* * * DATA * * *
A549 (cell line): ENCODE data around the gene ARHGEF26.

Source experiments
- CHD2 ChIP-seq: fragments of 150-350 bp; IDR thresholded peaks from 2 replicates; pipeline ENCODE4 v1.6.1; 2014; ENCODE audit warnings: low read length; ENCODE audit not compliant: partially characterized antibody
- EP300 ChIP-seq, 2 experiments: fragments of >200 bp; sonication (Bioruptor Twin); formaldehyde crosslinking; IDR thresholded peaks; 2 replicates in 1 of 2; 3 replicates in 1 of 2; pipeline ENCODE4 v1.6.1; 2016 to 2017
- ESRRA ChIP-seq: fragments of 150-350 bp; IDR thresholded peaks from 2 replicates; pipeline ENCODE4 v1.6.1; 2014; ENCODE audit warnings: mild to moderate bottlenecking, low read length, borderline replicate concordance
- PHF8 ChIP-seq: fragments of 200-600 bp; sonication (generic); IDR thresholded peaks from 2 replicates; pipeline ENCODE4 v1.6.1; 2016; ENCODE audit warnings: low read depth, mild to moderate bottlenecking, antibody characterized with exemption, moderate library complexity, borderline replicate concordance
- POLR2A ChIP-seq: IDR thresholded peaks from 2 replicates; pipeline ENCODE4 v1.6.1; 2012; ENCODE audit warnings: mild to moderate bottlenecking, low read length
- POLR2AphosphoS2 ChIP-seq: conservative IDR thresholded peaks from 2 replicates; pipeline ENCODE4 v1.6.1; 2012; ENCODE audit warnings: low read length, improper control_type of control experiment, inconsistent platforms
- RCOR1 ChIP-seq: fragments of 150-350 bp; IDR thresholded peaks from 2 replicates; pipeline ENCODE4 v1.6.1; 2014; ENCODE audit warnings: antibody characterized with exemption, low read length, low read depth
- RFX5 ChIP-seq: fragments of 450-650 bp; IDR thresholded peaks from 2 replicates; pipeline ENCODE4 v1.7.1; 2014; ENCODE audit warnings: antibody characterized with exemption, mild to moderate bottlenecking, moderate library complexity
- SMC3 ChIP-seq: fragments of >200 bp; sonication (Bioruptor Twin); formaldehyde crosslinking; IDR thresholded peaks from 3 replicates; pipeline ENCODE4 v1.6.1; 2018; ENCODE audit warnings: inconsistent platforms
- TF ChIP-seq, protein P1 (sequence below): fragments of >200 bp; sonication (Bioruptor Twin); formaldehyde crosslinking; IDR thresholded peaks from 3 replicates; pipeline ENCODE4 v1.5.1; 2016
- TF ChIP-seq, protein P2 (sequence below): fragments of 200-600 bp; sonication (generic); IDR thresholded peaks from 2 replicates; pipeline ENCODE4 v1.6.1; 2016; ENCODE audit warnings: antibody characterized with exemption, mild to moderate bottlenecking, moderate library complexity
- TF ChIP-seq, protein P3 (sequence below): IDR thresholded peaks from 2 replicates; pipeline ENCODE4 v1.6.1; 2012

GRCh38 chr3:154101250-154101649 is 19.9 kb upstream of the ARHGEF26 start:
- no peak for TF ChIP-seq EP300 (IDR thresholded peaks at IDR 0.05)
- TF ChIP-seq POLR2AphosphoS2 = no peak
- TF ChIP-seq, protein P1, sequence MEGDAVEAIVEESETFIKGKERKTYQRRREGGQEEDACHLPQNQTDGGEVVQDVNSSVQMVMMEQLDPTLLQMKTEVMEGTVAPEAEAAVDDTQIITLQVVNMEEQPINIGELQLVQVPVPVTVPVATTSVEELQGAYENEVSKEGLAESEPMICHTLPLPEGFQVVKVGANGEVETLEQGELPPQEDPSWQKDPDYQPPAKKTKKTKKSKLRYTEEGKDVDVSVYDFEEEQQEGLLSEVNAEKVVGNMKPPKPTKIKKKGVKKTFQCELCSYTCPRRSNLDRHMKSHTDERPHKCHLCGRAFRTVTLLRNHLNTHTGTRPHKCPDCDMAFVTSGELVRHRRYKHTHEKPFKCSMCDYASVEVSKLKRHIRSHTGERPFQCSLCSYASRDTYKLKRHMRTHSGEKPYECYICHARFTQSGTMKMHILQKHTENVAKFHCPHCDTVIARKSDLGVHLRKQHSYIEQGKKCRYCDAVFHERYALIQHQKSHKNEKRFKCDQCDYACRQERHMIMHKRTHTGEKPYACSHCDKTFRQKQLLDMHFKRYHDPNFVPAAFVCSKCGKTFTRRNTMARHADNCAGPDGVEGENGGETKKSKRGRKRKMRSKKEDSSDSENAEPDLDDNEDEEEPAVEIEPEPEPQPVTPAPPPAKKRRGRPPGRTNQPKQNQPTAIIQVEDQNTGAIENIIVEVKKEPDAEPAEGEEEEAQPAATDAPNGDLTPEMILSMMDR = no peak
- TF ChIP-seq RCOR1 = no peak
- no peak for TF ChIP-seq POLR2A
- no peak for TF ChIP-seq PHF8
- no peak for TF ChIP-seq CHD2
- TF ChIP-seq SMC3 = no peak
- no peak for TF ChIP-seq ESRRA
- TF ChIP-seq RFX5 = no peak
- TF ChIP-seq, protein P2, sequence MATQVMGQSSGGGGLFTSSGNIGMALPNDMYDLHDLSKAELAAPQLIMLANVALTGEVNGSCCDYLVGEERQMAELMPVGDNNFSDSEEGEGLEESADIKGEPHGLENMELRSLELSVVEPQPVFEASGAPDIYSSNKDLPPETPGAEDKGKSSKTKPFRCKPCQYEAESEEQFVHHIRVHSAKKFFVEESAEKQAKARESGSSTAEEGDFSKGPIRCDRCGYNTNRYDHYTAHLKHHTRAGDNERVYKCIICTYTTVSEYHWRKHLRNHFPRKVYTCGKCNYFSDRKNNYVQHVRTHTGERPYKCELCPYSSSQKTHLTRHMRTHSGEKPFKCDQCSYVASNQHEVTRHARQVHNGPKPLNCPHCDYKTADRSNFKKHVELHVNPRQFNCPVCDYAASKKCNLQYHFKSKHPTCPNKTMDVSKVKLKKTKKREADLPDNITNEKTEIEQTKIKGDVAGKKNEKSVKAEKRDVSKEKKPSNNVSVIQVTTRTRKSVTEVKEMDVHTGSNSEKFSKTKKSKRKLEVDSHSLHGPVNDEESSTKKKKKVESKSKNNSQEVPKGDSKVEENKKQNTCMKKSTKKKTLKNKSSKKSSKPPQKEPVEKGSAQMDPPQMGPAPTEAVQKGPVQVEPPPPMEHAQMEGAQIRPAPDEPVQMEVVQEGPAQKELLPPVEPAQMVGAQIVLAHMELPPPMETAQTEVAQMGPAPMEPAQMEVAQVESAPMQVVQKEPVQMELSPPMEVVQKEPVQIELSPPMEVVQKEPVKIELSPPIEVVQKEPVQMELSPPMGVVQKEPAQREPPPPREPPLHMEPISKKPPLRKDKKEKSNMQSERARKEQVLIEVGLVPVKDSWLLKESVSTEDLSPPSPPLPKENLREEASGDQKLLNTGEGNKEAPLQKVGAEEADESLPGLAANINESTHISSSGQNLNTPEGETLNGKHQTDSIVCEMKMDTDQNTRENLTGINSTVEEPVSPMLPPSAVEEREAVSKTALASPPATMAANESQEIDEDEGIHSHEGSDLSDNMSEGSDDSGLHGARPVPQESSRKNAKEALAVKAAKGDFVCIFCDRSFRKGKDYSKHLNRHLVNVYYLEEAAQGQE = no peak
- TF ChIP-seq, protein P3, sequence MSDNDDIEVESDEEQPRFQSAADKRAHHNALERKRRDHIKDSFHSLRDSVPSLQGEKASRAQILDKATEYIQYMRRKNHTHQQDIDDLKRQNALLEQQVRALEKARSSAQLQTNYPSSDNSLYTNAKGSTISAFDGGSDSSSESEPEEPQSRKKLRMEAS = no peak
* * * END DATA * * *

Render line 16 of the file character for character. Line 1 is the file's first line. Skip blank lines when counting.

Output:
- no peak for TF ChIP-seq EP300 (IDR thresholded peaks at IDR 0.05)